49th Legislative District Both Democratic Representatives Sharon Wylie and Monica Stonier are seeking re-election this year, and so far, both are running unopposed.
Clark County Council Chair Current Chair Marc Boldt is running for re-election as an independent. He’s joined in the race by Councilor Eileen Quiring, a Republican who currently holds the District 4 seat, which is not up for election. The race recently got its first Democrat in Eric Holdt, who announced last week.
Incumbent Republican Jeanne Stewart hasn’t yet announced a bid for re-election, but she’s already drawn two Democratic challengers. Jim Moeller, former Vancouver city councilor and state representative, who most recently ran for the 3rd Congressional District, was the only candidate until last week. Moeller also recently announced that he has been diagnosed with Parkinson’s disease but intends to continue his campaign. Fellow Democrat Temple Lentz announced she will also seek the council position. Lentz is a former Clark County freeholder and currently works as business director for the Heather DeFord Group at Cascade Sotheby’s International Realty.
Republican Clark County Councilor Julie Olson is seeking a second term. Olson said she wants to focus on economic development and infrastructure for the county.
Vancouver City Council Position 1
This position was up for election last November but since the winning candidate Scott Campbell died before the election, the council had to make an appointment. They selected Laurie Lebowsky from a pool of 56 applicants in February. But since Lebowsky was selected via appointment, she needs to run for re-election to serve the remainder of the four-year term. Lebowsky works as a community planner for Clark County.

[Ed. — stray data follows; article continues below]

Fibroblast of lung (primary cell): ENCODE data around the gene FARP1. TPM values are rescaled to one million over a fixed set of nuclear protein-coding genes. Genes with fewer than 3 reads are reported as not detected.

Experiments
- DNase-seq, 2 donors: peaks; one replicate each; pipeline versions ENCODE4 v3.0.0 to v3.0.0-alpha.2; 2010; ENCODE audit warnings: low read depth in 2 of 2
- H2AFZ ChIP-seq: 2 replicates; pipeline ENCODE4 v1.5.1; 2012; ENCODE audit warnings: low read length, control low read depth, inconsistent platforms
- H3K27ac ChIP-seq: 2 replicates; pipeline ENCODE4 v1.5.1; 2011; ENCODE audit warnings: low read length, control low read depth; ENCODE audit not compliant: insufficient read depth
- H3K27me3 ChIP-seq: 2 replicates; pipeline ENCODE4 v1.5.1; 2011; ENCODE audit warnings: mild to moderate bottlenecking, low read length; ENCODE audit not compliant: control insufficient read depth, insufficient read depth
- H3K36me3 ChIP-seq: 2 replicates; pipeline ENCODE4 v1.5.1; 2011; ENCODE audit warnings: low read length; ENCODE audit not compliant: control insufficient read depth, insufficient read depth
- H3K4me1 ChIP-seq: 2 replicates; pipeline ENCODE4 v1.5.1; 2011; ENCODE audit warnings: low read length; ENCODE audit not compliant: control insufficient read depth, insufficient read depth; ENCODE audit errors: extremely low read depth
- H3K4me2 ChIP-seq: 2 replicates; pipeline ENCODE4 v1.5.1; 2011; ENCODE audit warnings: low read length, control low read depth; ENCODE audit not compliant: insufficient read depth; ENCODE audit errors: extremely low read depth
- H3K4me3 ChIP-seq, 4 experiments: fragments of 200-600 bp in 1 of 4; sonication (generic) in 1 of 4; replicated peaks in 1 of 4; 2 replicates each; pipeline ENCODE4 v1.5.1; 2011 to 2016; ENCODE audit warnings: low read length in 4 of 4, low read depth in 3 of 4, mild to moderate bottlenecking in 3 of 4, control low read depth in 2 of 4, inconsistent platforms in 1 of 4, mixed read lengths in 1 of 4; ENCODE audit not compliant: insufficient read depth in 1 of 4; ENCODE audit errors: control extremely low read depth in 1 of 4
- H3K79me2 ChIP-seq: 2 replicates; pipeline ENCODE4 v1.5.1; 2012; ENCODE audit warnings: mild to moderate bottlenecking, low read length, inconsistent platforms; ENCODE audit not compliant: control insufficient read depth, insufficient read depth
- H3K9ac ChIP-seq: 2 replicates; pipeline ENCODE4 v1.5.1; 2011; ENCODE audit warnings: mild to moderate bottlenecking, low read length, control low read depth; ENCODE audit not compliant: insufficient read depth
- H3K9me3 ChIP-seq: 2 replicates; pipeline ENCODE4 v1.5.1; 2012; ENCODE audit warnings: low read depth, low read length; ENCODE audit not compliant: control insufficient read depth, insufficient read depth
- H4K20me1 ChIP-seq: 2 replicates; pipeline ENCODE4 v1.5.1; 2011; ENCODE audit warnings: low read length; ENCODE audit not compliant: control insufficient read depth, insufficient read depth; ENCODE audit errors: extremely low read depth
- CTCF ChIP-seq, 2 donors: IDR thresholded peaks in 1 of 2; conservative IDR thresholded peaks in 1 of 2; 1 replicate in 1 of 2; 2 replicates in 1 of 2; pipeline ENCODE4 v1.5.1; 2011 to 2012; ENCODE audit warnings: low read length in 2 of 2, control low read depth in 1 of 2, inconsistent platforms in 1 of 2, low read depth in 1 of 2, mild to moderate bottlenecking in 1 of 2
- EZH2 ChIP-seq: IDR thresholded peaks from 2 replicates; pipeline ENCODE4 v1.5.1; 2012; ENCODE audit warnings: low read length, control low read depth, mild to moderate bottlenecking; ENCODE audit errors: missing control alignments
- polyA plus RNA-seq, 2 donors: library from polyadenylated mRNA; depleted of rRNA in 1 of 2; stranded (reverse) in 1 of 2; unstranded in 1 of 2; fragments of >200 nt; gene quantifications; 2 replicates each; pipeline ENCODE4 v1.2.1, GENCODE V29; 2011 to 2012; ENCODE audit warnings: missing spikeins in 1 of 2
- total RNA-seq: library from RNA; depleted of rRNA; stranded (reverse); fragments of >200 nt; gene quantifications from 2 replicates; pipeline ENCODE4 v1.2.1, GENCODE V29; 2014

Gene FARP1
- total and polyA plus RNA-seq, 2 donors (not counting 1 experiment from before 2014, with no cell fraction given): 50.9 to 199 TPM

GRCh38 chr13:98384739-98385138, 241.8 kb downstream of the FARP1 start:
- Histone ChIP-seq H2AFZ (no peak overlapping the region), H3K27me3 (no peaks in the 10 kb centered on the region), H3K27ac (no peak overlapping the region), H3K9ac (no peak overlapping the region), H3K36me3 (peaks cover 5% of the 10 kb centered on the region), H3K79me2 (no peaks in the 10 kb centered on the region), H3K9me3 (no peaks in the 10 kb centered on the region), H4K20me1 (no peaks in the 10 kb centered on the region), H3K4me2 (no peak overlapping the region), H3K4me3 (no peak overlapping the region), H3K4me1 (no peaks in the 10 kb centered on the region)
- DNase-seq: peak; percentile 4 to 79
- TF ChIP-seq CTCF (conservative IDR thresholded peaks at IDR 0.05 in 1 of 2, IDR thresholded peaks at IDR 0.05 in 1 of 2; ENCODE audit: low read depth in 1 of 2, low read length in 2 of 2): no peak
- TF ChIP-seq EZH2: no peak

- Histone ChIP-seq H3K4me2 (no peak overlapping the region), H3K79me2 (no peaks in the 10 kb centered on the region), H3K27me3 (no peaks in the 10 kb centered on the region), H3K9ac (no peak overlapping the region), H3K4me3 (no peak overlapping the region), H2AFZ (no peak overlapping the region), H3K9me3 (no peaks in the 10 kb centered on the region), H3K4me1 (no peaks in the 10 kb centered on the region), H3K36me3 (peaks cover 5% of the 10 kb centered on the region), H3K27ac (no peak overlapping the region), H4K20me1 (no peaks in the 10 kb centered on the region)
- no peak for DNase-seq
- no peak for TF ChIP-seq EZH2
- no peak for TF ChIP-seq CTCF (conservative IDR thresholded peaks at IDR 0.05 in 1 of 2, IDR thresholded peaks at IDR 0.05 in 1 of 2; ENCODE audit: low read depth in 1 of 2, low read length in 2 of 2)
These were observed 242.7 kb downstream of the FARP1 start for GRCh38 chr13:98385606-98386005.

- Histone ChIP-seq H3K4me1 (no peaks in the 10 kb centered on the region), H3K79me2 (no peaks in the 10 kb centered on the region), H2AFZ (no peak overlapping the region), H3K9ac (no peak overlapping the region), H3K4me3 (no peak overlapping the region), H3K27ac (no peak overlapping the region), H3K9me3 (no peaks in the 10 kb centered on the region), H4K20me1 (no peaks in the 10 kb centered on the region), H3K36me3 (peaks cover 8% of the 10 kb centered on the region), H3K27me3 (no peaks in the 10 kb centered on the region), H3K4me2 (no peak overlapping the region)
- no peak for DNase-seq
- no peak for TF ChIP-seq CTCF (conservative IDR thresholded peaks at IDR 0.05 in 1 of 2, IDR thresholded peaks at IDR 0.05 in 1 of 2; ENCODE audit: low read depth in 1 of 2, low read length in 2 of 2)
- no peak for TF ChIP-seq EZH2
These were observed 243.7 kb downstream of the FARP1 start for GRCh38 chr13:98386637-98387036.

Running against her is Mary Elkin, one of the finalists for the position during the appointment process. She’s perhaps best known for her work with the fire department and founded the Friends of Fire Station 6. She also serves on the Clark County Schools Advisory Council and chairs the Vancouver Neighborhood Alliance and the Image Neighborhood Association.
A third candidate also threw his name into the mix. Adam Shetler announced his intent to run in March stating he wants to focus on road safety, homeless and mental health, school safety, a new interstate bridge without light rail and boosting jobs in Vancouver.
County officials It’s not just council and legislative positions on the ballot. Many county government seats are elected every four years. As is often the case, the incumbents so far are unopposed.
Prosecutor Tony Golik is running for his third term as a Democrat, as is Treasurer Doug Lasher, who has held office since 1984.
Auditor Greg Kimsey, a Republican, took office in 1999 and seeks the position once again. Republican Scott Weber is also running again for the county clerk position (the clerk runs the Superior Court office) as is Auditor Peter Van Nortwick. Republican Sheriff Chuck Atkins is expected to seek a second four-year term.
Judicial offices are also up for election this year. No one has announced plans to challenge the incumbents in the nonpartisan races.